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Gene Flannes

Real Name: Nils Eugene Flannes
Aliases: Gene Flannes
Wanted For: Fraud
Missing Since: April 1988

Case[]

Details: Investment broker Gene Flannes is wanted for bilking several elderly investors out of over four million dollars in the town of Hot Springs, Arkansas. Flannes was a popular businessman who often helped organize charity events, like the annual charity golf event. He was also a lay preacher at a local church and a fund raiser for the local cancer society.
Flannes owned and operated a company called NEFCO, which was targeted towards the financial needs of the retired community. After working for years to accumulate their life savings, they needed to maximize their monthly interest earnings. NEFCO promised retirees increased quarterly payments through a special arrangement with the Kemper group. Many customers were impressed by the group and felt that their money was the safest with them.
By 1988, Flannes's reputation and high interest rates had attracted over 100 clients who had invested over $4 million through NEFCO. At the beginning of each quarter, many would receive checks from the NEFCO accounts. Along with these checks, a corroborating Kemper financial statement was also enclosed. The statements appeared to be official. For ten years, they arrived on time. However, in early April of 1988, as tax time approached, several investors became concerned when their money did not arrive.
Investors tried unsuccessfully to contact Flannes, asking about their checks. When they went to his office, they were told that he was out of town. Office manager Tami Sorter had the difficult job of trying to calm down and reassure the angry investors. She believed that everything was okay and that Flannes would deal with everything when he returned.
When Flannes left town, one of his associates flew to the main office of the Kemper group in Chicago to find out first hand why the delays were occurring. He asked to speak to the Kemper executive in charge of the NEFCO account. He was shocked to find that the executive did not exist. He also discovered that the 328 accounts that were supposed to be there had never existed either. On that same day, Flannes called his office. When he learned of his associate's trip to Chicago, he swiftly found an excuse to hang up. He has not spoken to his employees or investors since.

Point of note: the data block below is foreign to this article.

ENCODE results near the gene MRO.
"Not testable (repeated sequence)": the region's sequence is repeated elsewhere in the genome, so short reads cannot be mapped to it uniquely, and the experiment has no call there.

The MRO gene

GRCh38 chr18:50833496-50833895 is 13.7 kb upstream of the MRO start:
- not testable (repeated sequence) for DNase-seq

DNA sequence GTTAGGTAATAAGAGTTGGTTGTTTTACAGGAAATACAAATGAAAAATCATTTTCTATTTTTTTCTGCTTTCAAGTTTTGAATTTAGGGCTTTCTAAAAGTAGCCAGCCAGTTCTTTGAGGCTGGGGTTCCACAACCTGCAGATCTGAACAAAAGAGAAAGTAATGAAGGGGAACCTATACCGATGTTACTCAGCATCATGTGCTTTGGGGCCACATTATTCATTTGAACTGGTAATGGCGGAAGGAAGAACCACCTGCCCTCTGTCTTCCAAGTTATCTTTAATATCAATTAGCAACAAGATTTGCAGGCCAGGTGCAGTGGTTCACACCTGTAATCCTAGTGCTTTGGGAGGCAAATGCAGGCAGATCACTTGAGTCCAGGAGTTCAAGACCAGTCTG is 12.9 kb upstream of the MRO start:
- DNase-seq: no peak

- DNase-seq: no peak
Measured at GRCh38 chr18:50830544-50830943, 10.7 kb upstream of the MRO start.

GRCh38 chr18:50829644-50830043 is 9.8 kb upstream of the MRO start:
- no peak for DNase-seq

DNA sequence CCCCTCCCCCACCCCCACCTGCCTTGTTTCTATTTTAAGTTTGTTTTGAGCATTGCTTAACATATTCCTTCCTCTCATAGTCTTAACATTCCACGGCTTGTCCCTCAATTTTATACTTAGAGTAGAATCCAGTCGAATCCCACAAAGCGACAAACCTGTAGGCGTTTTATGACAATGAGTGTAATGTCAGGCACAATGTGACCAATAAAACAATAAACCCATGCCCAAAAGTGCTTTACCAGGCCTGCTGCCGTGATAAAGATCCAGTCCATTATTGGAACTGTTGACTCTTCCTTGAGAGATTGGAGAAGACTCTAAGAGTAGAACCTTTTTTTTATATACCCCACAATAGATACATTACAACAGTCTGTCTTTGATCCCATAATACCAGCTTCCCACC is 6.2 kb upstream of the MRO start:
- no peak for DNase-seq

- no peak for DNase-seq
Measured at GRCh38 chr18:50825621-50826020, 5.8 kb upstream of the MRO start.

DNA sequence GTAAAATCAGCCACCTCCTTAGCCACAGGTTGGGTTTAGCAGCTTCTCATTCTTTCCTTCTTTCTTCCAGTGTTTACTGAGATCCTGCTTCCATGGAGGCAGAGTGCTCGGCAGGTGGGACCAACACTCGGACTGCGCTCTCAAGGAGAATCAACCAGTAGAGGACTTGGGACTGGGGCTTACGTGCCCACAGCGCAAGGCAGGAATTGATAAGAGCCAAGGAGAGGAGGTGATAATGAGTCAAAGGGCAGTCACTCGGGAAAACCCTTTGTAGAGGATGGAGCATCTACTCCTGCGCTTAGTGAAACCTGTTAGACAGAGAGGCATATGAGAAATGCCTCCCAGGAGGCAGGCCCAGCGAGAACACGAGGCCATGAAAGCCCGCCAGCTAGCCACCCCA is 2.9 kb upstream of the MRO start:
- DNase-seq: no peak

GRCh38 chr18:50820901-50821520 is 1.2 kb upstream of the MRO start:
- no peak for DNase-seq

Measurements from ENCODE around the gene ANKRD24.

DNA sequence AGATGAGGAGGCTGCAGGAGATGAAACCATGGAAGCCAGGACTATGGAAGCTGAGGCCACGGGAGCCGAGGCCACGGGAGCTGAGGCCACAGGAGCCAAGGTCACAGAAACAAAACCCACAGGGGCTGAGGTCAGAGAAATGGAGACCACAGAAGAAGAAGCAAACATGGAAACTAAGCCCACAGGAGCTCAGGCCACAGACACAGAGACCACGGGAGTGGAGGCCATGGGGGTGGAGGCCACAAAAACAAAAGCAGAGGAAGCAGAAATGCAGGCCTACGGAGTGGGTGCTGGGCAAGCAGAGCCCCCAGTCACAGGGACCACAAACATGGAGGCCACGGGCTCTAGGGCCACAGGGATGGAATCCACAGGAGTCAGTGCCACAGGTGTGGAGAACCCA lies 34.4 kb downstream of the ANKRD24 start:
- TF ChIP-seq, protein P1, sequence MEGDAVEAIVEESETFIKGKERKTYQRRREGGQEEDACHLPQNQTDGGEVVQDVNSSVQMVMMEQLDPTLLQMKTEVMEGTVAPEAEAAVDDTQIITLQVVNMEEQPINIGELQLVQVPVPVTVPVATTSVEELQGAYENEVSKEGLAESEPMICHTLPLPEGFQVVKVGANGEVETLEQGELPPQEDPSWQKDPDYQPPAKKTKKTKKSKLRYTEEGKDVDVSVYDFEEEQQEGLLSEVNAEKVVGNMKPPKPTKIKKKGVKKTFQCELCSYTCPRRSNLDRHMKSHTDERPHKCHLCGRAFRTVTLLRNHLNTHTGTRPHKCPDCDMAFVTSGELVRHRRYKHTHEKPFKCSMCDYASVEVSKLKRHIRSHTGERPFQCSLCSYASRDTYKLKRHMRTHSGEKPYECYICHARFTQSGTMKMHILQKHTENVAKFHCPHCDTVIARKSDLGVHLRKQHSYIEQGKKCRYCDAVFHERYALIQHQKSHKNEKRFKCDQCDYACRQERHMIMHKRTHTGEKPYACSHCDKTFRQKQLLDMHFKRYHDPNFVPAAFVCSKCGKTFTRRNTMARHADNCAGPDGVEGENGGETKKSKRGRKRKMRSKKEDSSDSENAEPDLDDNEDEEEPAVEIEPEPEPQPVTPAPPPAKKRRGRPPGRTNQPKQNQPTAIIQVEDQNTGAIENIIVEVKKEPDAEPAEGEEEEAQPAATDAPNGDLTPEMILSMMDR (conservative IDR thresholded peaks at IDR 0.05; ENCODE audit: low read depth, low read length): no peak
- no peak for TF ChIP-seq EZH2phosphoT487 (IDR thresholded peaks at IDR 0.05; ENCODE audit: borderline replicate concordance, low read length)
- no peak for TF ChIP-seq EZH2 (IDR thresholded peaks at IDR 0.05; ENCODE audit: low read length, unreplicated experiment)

FBI investigators discovered that Flannes had developed a pyramid scheme by stringing along old investors through the financial contributions of new recruits. For ten years, he had covered his tracks by preparing his own fraudulent Kemper statements. One investor and her husband lost $100,000. Another lost $60,000, which prevented him from helping his children with their financial issues. Another couple lost over $300,000 and were unable to pay their bills. The husband had to take up a nearly full-time job at a store in Hot Springs to help make ends' meet. Fortunately, their children were later able to help them.
Along with Flannes, over $4 million has also disappeared. An FBI probe into his background turned up some startling information. In the late 1940s and 1950s, he had been arrested for forgery and grand theft. He had spent several years in a California prison. In tracking Flannes, the FBI also discovered that he sold his car to a dealer in Dallas on April 11, 1988. After that, he flew to Las Vegas, gambled heavily, and disappeared.
Many of his victims have been forced out of their retirement in order to pay the bills. One victim suffered a heart attack and is still recuperating. His victims hope that he can be captured so that they can have their money returned, if possible. Flannes was indicted by a grand jury in November of 1988 on mail and wire fraud charges.
Extra Notes: This case was featured as part of the November 8, 1989 episode.
Interestingly, an alleged bigamist, Raymond Doyle, was arrested after an Unsolved Mysteries viewer called the telecenter, believing he was Flannes.
Results: Captured. In July of 1991, Gene Flannes was arrested in Fort Walton Beach, Florida by the FBI. He was living on Okaloosa Island under the name "Dick Blakemor" and ran a small mail-order business. He was taken back to Arkansas to stand trial for fraud. He later pleaded guilty to the charges. The sentence he received is not known. Flannes died on May 29, 2009 at the age of eighty-six.
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